Sport & Trauma

Synchronisation sequences

In an isolated chamber, opposite a wooden chair, there are installed: one flash gun, a tin toy clicker as well as one pair of loudspeakers. The subjects enter this synchronisation chamber one by one. After closing the door and having taken a seat the first of three sequential synchronisation sequences starts. These sequences are computer controlled chronological arrangements of three basic stimuli; the flash of light and the impulse of the clicker toy triggered electro – mechanically by the computer as well as this impulse’s mediated version played back through the loudspeakers.

Music is always also an attempt to synchronise the recipients’ expectations to the composer’s projection of these. Sport & Trauma is a test setup for an enquiry into the effects of diverse stimuli, their mutual influence in time domain as well as the subjects’ expectations for continuation motivated by the stimuli’s arrangement in time. The synchronisation sequences attempt to bring into agreement concrete listener expectation with our predictions of it thus giving us the opportunity to playfully manoeuvre between fulfilment and disappointment. Sport & Trauma utilizes reduced sensory stimuli in a control-led environment and, by seducing its subjects into synchrony to our predictions, focuses on the structure of human perception.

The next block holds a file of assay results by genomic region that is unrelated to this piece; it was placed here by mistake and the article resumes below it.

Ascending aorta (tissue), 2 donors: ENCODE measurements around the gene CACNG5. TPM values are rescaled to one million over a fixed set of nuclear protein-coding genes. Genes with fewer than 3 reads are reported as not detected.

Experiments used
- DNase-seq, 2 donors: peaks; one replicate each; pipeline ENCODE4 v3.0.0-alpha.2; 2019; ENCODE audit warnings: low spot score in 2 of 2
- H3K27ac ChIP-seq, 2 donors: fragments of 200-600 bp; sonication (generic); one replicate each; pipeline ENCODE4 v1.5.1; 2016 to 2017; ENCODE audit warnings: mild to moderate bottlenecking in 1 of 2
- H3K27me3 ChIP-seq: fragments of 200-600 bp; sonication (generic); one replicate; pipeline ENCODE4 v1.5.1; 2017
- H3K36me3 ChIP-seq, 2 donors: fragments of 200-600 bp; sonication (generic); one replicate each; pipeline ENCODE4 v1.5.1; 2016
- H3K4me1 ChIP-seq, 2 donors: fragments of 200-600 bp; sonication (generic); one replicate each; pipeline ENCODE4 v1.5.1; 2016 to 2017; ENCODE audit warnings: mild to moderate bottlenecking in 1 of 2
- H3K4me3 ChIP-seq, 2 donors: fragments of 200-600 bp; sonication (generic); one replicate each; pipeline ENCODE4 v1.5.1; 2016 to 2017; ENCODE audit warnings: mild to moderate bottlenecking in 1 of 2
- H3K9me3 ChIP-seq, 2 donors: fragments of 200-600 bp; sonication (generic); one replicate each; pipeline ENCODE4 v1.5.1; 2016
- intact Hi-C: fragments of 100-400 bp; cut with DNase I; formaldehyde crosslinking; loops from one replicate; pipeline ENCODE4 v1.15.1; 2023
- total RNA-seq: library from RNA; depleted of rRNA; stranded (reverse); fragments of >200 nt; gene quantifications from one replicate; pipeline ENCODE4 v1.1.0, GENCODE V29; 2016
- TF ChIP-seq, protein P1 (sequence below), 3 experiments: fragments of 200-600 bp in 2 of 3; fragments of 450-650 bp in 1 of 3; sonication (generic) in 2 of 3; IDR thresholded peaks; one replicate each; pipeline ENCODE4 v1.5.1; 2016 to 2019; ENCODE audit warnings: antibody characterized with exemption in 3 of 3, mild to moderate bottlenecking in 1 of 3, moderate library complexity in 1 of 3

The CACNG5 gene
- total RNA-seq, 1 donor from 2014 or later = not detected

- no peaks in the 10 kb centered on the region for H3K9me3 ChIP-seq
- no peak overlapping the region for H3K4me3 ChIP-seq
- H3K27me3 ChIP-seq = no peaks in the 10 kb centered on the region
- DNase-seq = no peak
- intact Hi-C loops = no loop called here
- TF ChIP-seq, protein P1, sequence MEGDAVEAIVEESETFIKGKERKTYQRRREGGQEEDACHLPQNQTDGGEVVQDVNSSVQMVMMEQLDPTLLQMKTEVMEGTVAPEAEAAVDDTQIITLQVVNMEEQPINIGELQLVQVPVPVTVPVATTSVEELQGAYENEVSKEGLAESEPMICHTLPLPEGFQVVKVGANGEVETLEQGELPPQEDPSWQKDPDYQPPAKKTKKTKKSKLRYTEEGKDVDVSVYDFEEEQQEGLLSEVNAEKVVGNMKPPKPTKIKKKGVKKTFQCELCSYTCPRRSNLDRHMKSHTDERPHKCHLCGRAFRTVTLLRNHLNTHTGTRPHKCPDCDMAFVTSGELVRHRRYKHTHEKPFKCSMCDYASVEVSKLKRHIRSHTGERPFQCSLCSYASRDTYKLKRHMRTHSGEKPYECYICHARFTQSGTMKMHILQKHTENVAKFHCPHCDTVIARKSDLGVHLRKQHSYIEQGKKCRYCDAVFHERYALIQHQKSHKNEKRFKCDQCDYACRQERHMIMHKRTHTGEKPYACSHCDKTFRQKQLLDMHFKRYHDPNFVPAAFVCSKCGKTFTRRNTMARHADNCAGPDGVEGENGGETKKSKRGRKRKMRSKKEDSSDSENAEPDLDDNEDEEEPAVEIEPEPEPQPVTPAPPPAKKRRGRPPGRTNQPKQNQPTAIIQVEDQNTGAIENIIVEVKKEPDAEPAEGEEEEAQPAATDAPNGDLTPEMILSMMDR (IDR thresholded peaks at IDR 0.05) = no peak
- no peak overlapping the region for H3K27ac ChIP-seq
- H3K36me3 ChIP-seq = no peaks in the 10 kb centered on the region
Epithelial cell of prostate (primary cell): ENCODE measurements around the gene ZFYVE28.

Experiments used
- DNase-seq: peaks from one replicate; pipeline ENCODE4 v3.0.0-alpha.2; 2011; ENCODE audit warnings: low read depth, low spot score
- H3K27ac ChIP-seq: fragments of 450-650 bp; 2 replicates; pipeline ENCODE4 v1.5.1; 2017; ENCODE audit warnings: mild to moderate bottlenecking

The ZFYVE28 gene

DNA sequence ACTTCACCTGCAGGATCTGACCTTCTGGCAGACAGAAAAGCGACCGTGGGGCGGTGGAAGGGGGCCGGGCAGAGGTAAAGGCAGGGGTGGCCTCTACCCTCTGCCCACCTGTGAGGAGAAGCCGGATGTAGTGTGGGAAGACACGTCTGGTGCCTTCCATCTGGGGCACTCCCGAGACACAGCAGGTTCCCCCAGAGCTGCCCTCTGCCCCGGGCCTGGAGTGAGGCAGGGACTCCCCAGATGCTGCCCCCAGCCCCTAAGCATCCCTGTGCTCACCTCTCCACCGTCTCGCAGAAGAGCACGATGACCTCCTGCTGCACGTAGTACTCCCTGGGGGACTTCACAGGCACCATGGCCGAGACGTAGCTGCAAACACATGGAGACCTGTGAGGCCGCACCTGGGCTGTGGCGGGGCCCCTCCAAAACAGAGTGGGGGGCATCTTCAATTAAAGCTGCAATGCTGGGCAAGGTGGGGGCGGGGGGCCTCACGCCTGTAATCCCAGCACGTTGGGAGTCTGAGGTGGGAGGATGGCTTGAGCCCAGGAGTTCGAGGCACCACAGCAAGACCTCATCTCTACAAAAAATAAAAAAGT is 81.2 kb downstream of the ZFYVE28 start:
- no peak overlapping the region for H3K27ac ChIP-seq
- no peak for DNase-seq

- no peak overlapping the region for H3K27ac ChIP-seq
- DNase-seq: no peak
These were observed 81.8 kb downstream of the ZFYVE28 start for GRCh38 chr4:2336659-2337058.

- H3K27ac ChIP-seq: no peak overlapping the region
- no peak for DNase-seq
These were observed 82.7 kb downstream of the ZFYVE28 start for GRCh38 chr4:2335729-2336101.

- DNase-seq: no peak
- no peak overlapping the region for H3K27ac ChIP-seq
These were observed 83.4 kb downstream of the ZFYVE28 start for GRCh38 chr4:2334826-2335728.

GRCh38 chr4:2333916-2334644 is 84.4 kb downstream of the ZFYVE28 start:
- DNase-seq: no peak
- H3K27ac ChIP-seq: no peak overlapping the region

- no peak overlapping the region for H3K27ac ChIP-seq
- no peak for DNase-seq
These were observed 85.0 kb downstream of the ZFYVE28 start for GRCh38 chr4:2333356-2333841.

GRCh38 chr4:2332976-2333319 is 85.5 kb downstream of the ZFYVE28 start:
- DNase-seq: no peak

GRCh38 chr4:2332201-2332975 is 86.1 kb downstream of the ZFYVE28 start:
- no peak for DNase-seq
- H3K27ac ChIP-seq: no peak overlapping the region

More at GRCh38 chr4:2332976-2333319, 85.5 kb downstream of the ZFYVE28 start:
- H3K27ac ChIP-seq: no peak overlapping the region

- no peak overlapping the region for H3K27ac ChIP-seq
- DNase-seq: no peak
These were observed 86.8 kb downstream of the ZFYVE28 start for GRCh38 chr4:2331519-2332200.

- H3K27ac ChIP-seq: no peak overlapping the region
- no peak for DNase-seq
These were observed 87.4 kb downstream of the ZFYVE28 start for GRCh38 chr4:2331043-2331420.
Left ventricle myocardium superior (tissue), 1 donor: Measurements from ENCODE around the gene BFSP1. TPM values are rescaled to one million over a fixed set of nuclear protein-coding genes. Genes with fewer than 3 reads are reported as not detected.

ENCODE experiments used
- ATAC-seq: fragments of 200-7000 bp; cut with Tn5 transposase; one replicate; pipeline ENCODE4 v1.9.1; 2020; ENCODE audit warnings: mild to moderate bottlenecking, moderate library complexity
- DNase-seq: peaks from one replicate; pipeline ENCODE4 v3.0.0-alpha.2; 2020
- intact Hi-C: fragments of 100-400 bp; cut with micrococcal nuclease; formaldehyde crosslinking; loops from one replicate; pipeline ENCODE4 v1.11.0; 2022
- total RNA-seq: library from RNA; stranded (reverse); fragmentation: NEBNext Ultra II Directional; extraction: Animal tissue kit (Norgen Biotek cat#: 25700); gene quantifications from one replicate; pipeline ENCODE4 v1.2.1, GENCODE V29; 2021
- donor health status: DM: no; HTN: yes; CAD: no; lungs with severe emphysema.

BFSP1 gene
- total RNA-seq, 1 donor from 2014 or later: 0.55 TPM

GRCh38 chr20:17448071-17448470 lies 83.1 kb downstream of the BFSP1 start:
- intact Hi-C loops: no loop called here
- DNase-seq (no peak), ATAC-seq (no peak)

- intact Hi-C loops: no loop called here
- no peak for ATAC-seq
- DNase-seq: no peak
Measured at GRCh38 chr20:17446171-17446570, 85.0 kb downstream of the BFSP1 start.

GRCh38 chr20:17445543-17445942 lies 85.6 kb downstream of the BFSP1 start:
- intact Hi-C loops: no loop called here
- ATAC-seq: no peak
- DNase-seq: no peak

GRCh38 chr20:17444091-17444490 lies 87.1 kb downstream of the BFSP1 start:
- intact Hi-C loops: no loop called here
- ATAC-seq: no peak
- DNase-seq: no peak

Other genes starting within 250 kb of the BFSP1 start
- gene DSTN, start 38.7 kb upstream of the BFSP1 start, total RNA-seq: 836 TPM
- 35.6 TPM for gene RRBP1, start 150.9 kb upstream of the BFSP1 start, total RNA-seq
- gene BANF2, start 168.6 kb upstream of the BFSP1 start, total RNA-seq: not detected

The typical paradigm for classical conditioning involves repeatedly pairing a neutral stimulus (eliciting no response) with an unconditioned stimulus (always eliciting a response). After such repetitive pairings, the neutral stimulus becomes a conditioned stimulus and elicits a conditioned response which is very much similar to the unconditioned response brought forth by an unconditioned stimulus. Sport & Trauma expands the object of investigation – in classical conditioning the involuntary reflex – to the subjects’ interpretation of aural as well as visual stimuli and their expectations for the near future, which are steeped in their interpretation of the recent past.

Presented at

19/10–21/10/2007 / Nweamo Festival / Morelia, MX

With the support of

Foro Cultural de Austria